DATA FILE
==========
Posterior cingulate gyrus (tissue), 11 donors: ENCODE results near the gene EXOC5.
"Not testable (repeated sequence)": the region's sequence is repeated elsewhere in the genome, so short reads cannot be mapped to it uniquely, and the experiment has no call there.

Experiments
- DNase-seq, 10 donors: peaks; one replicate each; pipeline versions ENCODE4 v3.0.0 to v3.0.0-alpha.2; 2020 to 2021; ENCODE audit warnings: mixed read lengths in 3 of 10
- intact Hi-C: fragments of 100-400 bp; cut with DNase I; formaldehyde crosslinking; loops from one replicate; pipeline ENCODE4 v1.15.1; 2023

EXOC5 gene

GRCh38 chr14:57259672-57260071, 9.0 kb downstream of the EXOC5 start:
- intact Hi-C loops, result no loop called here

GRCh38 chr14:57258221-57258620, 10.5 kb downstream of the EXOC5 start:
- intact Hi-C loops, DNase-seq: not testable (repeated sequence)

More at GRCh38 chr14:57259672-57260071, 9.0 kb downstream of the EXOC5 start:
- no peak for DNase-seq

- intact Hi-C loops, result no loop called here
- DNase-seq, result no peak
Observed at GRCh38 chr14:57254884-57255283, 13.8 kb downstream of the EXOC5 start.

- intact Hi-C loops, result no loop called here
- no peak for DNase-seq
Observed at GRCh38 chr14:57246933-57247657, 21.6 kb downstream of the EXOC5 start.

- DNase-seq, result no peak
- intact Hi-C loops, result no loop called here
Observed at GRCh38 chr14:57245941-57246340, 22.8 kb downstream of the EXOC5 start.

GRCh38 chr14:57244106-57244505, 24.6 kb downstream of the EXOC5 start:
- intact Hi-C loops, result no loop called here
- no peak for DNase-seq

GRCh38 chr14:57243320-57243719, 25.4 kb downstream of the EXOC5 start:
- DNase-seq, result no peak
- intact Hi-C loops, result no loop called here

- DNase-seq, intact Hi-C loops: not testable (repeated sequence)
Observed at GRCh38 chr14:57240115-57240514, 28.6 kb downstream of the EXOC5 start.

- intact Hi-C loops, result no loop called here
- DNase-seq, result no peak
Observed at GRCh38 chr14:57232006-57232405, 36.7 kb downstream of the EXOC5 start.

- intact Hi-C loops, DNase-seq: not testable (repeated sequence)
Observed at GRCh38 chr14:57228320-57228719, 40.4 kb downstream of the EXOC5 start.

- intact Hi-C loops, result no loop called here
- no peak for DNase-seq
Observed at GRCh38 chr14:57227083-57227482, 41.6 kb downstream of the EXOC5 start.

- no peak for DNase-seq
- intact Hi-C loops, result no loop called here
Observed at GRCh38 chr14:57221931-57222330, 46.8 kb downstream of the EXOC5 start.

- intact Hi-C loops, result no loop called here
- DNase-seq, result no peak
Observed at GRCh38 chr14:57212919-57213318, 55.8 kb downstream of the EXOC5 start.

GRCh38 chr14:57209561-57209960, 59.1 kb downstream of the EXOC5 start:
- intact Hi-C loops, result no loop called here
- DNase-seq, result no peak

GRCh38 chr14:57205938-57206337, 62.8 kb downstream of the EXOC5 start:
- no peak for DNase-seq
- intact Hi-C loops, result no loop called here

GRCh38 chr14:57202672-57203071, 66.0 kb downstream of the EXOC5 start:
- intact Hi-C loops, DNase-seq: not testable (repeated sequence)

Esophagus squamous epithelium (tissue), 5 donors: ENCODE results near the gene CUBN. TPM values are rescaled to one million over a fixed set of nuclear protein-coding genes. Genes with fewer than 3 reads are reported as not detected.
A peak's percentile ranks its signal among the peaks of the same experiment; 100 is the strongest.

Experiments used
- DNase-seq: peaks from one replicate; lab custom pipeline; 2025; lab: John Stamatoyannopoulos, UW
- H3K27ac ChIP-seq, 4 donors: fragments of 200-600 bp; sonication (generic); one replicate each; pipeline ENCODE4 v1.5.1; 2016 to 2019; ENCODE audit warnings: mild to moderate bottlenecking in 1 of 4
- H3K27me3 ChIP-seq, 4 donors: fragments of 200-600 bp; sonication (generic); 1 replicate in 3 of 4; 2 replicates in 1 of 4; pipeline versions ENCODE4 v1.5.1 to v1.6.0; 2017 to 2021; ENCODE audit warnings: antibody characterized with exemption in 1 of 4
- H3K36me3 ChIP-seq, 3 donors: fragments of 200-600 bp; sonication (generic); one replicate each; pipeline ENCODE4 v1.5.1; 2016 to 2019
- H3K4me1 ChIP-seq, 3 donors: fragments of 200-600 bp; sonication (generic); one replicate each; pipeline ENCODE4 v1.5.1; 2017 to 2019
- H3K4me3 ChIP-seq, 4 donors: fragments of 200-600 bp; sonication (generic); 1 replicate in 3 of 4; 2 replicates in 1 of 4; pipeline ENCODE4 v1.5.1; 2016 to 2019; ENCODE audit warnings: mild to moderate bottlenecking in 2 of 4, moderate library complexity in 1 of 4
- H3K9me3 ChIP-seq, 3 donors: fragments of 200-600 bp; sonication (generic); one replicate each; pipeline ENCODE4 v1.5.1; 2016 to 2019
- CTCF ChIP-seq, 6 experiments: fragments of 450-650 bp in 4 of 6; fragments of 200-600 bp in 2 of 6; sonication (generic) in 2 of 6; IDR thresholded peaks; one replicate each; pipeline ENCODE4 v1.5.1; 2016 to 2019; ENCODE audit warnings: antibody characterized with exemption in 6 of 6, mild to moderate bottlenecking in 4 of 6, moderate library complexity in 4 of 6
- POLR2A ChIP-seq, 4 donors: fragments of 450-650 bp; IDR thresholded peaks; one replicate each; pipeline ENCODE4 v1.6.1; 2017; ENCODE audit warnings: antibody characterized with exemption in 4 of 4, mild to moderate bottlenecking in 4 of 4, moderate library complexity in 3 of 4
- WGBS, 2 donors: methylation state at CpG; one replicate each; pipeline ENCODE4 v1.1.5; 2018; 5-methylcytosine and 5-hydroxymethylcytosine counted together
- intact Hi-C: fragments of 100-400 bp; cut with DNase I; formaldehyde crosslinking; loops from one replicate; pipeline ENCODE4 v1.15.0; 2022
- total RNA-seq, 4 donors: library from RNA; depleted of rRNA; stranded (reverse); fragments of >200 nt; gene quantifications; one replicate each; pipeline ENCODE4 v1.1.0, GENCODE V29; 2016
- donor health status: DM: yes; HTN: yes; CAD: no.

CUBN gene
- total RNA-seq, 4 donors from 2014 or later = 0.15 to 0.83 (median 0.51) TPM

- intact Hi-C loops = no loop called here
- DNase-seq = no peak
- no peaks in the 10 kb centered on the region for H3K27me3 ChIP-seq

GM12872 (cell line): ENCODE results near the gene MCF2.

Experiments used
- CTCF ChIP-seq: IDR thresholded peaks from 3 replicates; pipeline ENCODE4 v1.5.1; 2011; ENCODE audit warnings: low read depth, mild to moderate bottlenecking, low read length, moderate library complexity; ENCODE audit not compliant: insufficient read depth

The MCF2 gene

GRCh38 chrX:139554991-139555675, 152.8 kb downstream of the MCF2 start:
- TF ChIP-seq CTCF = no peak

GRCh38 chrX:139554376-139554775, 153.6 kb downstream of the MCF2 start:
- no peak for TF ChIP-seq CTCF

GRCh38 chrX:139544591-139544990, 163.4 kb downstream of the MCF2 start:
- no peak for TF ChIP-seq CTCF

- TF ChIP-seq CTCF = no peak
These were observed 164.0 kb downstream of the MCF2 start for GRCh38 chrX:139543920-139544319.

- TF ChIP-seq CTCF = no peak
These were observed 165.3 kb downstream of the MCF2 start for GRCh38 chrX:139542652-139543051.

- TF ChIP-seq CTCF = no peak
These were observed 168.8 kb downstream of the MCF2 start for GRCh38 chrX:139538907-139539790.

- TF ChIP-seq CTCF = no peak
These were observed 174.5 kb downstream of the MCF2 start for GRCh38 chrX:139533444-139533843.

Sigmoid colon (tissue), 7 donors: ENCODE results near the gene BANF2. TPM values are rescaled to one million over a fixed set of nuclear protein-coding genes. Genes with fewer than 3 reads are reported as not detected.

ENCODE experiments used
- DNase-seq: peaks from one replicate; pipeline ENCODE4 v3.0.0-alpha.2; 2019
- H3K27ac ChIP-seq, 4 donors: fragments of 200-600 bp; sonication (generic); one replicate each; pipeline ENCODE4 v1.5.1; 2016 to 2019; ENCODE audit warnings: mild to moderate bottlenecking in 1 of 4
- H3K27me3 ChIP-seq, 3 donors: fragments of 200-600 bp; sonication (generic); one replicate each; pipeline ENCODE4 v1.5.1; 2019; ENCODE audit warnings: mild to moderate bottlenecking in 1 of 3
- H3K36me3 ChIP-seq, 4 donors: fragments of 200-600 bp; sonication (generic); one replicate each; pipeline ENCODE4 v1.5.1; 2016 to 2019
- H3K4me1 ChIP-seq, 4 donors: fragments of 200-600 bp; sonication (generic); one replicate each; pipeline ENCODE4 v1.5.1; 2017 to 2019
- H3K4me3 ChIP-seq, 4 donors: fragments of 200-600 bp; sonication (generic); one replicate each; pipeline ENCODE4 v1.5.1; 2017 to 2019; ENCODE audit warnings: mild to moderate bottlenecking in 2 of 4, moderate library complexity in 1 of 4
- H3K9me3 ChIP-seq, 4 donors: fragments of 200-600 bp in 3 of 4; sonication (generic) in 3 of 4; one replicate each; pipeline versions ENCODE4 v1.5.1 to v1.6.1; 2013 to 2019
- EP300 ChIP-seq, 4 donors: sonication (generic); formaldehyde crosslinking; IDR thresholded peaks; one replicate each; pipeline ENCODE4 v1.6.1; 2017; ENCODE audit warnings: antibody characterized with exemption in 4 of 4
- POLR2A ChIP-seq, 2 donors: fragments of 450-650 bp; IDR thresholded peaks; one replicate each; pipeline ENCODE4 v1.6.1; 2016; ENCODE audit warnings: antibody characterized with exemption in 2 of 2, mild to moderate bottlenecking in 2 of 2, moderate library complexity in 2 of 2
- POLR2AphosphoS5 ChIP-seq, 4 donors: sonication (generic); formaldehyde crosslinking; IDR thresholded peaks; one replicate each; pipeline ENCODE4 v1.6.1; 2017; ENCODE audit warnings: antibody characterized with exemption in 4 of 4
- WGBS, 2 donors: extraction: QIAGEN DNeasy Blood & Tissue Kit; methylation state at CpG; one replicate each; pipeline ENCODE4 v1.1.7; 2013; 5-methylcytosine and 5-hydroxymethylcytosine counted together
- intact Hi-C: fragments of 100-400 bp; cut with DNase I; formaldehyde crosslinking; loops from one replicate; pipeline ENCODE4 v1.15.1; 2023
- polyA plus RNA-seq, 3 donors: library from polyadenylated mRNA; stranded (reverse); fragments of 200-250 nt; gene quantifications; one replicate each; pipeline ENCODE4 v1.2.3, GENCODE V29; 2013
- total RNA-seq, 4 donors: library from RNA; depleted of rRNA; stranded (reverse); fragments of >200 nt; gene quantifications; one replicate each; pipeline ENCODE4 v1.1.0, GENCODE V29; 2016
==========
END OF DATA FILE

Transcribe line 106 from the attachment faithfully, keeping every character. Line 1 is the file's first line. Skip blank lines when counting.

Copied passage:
- total RNA-seq, 4 donors: library from RNA; depleted of rRNA; stranded (reverse); fragments of >200 nt; gene quantifications; one replicate each; pipeline ENCODE4 v1.1.0, GENCODE V29; 2016